On both sides, therefore, tactics and the doctrine moved in the course of the dispute, the shifts on one side partly set off by shifts on the other in continuous ricochet - if a ricochet barely perceptible in any picture less finely re solved than this one. The more emphasis the Henricians put on the sacral self-sufficiency of the Empire, the more we find an answering change in Gregory's thought. Following Müller-Mertens, Cowdrey sets out a change in Gregory's phraseology about Henry's kingdom, traceable from 1074, on the basis of an expression known in imperial Italy from c. 1056. As pope, Gregory more and more chose to refer to Henry and his kingdom as 'king[dom] of the Germans', as distinct from saying anything about an Empire. Gregory wanted Germany to be just another kingdom like others, in direct antithesis to the imperialist doctrines now being formulated on the other side. Gregory wanted Germany locked into his preferred world-scheme, in which kings had str ong authority, inheriting their kingdom undivided (he urged the king of Norway not to divide his kingdom between sons), forming a political matrix for the church, but - the big 'but' in Henry's case - not directly involved in its government.
All Gregory demanded of his kings was that they stand up for justitia, which included church autonomy. Because Henry IV had failed on this point, yet remained prima facie the most powerful European monarch, Gregory had to outmanoeuvre him and hence adjust the outlying parts of his own ideology, including a departure, in this one case of Germany, from his usual support for the hereditary principle. Surely without foreseeing the lasting results of what he did, Gregory encour aged the opposite, elective principle in the German royal constitution. Granted the centrifugal forces already present in Germany - between Saxony and the Rhineland, North and South - this intervention tilted the German constitution decisively in a federal direction.
Gregory died in 'exile', in Salerno (Cowdrey argues he was not, as usually supposed, bitter about it, on the ground that it was a kind of blessed martyrdom), while Henry campaigned on, his antipope Clement installed in Rome. Despite the papalists' increasing use of the expression regnum Teutonicorum, the Henrician idea of Empire was far from dead; and when it did finally die, in the reign of Henry's great-great-grandson Frederick II, that would be after a struggle which hurt the papacy almost as much. So Gregory does not look like the winner. In two important respects it was nevertheless Gregory's vision which found vindication by subsequent history. He had forcefully differentiated ecclesiastical from secular power. On one hand that meant that canon lawyers, though they rarely quoted Gregory as an authority (as Cowdrey points out) could in the twelfth century crowd into the curia to build on his bequest, armed after 1130 with an increasingly universal corpus of law, in Gratian' s Decretum, which made the pope rather than any rex Teutonicorum the successor of to the classical Roman Emperor, as supreme appellate authority. Meanwhile, by denying this role to the secular Emperor the post-Gregorian papacy directed western Christendom towards Gregory's, not Henry's, ideal political structure: not, that is, as in the in so many other parts of world, the unified structure of single Empire with direct divine authority, but the fragmented one of states politically independe nt of each other, while sharing the core of a common religion.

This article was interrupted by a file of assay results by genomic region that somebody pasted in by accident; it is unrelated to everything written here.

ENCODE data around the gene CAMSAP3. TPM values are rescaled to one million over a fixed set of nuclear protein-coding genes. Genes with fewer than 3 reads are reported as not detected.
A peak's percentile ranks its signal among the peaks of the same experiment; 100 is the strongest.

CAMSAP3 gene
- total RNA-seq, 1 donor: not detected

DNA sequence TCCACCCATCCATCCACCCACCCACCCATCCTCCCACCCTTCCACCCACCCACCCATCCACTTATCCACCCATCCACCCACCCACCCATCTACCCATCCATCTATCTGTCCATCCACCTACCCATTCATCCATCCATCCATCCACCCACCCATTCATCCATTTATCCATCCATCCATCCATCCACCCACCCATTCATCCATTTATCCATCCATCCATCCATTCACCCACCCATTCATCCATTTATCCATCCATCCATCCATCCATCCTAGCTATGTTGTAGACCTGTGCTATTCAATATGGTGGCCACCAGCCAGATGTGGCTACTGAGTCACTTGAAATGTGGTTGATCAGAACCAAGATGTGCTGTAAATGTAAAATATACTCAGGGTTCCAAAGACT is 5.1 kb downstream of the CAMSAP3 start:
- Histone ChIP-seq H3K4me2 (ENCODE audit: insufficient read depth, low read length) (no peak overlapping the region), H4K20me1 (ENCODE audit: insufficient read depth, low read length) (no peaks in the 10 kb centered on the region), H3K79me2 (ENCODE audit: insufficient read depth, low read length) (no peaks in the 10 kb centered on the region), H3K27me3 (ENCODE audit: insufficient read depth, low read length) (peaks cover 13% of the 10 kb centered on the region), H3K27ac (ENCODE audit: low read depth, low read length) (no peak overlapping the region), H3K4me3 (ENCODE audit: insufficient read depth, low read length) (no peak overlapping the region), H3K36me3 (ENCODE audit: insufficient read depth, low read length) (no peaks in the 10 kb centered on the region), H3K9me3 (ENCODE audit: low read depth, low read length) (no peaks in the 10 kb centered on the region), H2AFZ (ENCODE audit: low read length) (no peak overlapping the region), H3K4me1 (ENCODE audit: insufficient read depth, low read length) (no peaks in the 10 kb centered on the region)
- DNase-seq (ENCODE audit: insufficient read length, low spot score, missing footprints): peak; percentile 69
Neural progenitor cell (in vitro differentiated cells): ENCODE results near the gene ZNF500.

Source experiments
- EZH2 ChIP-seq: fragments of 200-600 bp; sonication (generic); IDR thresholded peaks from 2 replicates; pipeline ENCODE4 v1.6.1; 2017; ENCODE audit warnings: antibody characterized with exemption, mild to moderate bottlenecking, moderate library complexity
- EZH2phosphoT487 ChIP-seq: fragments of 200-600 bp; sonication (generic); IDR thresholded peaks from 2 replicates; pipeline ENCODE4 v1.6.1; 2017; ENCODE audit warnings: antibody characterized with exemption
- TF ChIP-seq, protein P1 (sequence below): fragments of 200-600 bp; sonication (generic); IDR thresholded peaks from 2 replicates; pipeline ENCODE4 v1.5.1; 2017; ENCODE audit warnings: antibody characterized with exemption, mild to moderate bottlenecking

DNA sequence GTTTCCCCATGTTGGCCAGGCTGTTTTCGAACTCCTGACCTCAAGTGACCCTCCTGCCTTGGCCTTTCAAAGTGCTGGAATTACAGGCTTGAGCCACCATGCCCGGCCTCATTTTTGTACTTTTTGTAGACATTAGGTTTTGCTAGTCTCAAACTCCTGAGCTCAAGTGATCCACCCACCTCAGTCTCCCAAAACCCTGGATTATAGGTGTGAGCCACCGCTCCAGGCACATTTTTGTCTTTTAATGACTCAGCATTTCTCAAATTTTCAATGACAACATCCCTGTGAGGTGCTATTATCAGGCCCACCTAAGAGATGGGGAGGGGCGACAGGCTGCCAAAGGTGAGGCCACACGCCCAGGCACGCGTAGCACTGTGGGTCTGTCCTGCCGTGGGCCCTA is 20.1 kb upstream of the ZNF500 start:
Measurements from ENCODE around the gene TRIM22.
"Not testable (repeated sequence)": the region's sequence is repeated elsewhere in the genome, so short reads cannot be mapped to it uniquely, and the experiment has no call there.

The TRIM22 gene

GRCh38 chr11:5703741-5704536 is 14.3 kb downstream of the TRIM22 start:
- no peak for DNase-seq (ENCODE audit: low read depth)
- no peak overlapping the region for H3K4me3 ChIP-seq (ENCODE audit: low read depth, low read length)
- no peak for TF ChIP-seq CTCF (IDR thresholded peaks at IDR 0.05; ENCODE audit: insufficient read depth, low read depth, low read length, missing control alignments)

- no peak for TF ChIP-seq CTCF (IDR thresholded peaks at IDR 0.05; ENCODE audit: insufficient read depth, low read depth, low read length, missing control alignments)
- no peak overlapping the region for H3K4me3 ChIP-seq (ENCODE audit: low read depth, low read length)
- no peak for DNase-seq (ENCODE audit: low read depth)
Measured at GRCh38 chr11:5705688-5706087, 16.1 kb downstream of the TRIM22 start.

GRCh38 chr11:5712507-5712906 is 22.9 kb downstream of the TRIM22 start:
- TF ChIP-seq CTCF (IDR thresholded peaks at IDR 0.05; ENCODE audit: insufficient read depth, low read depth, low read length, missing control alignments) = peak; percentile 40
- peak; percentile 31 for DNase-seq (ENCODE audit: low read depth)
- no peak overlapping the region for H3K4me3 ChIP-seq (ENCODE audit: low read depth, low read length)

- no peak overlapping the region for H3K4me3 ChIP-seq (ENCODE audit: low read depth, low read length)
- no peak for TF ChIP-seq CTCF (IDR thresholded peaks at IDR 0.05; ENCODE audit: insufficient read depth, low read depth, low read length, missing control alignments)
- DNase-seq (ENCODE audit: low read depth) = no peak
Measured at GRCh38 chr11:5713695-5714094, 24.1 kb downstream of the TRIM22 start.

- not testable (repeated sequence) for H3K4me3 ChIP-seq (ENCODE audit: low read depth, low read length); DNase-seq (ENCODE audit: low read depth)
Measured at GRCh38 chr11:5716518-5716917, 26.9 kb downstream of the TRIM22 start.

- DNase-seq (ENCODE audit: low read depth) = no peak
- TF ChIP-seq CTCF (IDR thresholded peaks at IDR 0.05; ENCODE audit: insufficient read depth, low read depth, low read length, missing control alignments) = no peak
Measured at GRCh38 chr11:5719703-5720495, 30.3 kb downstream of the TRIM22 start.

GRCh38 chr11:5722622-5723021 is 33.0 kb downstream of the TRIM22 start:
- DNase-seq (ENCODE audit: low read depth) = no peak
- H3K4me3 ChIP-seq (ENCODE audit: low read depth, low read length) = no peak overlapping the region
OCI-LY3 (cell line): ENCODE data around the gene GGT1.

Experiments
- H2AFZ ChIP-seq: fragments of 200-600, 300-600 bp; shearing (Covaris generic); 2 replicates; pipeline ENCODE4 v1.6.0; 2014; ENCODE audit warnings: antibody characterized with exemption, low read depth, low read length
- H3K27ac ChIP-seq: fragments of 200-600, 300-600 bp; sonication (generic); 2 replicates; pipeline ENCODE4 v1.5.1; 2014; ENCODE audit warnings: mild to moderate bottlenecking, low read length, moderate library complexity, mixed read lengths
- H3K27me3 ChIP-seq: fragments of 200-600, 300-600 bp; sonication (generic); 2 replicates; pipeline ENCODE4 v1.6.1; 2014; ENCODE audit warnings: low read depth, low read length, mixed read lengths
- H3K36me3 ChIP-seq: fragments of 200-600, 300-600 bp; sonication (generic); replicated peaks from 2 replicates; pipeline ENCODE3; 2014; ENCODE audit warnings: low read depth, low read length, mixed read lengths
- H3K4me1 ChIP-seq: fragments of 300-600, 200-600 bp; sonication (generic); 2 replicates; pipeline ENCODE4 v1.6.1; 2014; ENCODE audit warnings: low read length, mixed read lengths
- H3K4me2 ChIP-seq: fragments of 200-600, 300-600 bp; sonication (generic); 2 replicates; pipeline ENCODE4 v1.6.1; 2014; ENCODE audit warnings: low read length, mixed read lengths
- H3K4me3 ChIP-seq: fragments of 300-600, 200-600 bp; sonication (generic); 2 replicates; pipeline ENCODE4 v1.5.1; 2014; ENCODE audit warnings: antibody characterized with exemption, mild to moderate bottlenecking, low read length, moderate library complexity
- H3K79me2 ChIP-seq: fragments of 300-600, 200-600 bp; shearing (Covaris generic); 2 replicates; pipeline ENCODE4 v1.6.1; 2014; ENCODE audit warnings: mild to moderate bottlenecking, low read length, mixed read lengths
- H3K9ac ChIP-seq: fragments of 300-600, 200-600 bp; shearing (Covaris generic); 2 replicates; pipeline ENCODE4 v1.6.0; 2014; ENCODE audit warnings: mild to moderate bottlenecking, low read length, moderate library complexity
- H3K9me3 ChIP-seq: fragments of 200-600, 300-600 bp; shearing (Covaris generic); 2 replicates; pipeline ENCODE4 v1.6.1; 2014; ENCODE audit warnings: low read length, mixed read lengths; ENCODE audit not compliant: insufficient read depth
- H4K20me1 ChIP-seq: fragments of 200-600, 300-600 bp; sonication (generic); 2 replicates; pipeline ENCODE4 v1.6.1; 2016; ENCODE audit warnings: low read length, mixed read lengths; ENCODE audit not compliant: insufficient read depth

Gregory's challenge to Henry and the status quo was compared by a contemporary to an earthquake. Cowdrey's fine-resolution picture - a moving picture, registering subtleties of change - allows the observer to watch the geological processes behind that earthquake, as the elusive tectonic plates creaked into their new positions, in those critical twelve years, to form the foundations of subsequent European politics and culture.